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Saturday, November 1, 2014 |  Madison, WI: 24.0° F  Fair
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Wrong lessons from the Duke case
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Credit:Dal Lazlo

Do women lie all the time about being raped?

That's what one detective in Madison, Wisconsin, told a legally blind woman named Patty who reported being raped by an intruder in her home in 1997. Using pressure and lies, the police got Patty to recant, then had her charged with a crime when she returned to her original account.

The consequences were tragic, not just for Patty but for the city of Madison. Patty fought the charges, which were eventually dismissed, and for nearly seven years she fought police and prosecutors who continued to insist she lied about being raped -- right up to when her rapist was convicted and sentenced to 50 years behind bars.

This case, which I covered as a newspaper reporter and is the subject of my recent book, Cry Rape, has been cited as being "the exact opposite" of the case that led to charges against three members of the Duke University lacrosse team in Durham, North Carolina.

Patty's story was discussed at length at a recent international conference on sexual assault in Houston. A former law enforcement officer has given a talk called "Duke vs. Cry Rape" to groups of other cops.

Actually, I think both cases exemplify the same dynamic: Police and prosecutors reaching conclusions based on preconceived notions and political agendas, irrespective of the facts.

In Patty's case, the Madison police department and local district attorney's office were looking for a case of false reporting to prosecute, to make an example of someone who would abuse the justice system in this way. They stuck to this theory despite mounting and ultimately overwhelming evidence that Patty had indeed been raped.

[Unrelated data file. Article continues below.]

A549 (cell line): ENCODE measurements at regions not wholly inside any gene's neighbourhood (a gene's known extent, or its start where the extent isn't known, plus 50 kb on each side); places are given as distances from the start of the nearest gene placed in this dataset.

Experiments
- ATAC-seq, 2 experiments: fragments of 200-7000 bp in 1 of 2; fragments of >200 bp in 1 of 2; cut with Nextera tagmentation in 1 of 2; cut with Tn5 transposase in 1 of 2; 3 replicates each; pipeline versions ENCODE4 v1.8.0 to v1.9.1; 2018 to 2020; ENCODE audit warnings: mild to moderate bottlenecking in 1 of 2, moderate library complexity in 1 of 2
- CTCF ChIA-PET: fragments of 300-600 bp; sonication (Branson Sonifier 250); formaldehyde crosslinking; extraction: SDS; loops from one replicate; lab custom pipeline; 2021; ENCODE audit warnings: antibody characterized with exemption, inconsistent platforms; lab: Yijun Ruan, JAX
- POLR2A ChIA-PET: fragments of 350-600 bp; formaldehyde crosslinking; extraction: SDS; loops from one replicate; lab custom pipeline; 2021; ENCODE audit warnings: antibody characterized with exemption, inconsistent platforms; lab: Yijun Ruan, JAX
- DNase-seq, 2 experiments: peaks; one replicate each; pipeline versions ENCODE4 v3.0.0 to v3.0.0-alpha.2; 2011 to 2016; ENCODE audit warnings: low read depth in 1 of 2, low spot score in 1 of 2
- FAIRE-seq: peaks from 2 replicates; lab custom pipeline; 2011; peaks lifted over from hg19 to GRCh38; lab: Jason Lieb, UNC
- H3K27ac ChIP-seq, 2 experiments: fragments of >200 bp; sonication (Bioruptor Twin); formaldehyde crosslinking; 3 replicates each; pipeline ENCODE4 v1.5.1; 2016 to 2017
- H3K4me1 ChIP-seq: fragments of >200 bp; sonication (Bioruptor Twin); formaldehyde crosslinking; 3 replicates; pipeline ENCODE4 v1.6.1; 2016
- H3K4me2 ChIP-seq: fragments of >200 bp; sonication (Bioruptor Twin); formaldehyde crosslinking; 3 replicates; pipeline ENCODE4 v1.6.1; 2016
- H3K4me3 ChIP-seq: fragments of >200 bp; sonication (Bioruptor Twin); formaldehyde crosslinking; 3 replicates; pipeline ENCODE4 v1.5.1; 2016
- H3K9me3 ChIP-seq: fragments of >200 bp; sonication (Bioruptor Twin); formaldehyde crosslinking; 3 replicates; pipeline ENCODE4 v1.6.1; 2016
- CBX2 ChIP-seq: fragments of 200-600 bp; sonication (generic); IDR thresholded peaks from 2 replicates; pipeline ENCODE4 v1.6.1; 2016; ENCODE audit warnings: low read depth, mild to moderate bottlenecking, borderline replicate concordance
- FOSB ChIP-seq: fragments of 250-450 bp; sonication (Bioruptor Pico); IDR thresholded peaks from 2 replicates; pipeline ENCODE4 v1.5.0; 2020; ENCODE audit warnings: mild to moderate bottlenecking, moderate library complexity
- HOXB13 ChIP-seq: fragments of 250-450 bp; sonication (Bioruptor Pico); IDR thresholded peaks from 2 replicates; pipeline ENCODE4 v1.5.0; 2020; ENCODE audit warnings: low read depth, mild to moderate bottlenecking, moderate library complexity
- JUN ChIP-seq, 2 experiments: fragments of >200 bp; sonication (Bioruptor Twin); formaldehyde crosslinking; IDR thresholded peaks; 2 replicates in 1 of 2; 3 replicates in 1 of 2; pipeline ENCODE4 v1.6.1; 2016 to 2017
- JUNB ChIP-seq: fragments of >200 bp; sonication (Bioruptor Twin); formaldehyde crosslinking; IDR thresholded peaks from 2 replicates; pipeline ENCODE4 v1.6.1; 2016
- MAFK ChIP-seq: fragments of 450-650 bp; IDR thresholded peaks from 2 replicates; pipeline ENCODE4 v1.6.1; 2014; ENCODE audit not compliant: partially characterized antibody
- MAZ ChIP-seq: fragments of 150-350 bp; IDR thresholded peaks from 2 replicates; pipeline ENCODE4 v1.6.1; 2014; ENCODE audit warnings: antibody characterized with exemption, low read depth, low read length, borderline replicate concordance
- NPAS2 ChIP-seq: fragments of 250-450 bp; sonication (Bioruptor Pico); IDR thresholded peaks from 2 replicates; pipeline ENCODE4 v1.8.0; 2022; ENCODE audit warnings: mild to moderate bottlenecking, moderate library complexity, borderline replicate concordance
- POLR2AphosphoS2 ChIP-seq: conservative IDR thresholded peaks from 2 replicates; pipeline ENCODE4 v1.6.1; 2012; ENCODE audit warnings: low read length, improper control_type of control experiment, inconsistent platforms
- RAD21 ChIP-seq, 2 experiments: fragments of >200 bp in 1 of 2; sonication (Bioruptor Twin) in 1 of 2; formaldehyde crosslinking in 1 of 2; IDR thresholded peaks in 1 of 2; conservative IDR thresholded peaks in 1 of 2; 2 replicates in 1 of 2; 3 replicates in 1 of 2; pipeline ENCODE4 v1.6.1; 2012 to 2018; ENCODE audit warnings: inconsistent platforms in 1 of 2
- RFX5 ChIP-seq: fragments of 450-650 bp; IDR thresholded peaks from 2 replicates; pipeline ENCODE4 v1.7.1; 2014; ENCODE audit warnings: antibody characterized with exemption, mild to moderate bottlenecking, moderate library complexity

In the Duke case, Durham County District Attorney Mike Nifong made a public show of his prosecution of privileged college kids, launched at a critical moment during his bid for reelection. He then reportedly rebuffed repeated attempts by the players' lawyers to present evidence that poked holes in these charges.

But instead of putting the blame where it belongs -- on Nifong and the justice system's almost pathological reluctance to admit when it's wrong -- many commentators are seizing on the Duke case to allege that false reporting of sexual assaults is occurring at epidemic levels.

"Half of Rape Claims are False," screams a recent press release from a group called RADAR, which stands for Respecting Accuracy in Domestic Abuse Reporting. The group backs up this astounding claim with a quote from Linda Fairstein, formerly a prosecutor with the sex crimes unit in New York County.

Fairstein's quote, which has been repeatedly endlessly throughout the blogosphere, holds that half of the rapes annually reported in Manhattan "did not happen." RADAR and others attribute this quote to Fairstein's 1993 book, Sexual Violence: Our War Against Rape.

But Fairstein disclaims the quote: "I don't believe that and don't know where they got it." Recently, in connection with the Duke case, Fairstein said prosecutors "have to acknowledge that false accusations do happen, though they are less than 10% of reported rapes."

This quote has not found its way into RADAR's press releases.

Other claims bandied about by RADAR are similarly unreliable. The group cites studies based on absurdly small samples (109 reported rapes over nine years in a single small community), isolated and extreme cases (a woman who used false allegations to blackmail victims and who was, as a matter of fact, caught and convicted), and meaningless measures of opinion ("73% of women and 72% of men at the military service academies believe that false accusations of sexual assault are a problem").

These tidbits and anecdotes are presented to buttress this blatantly false assertion: "While researchers and prosecutors do not agree on the percentage of false allegations, the consensus is that approximately 40% to 50% of charges are clearly false."

In fact, reliable numbers from law enforcement place the incidence of false reporting for sexual assault at between 2 percent and 8 percent. The incidence of rape victims being doubted and disbelieved is a lot higher than that.

Just ask Patty.


Bill Lueders is news editor of Isthmus, a weekly newspaper in Madison, Wisconsin. His book, Cry Rape: The True Story of One Woman's Harrowing Quest for Justice, was published last fall by the University of Wisconsin Press.

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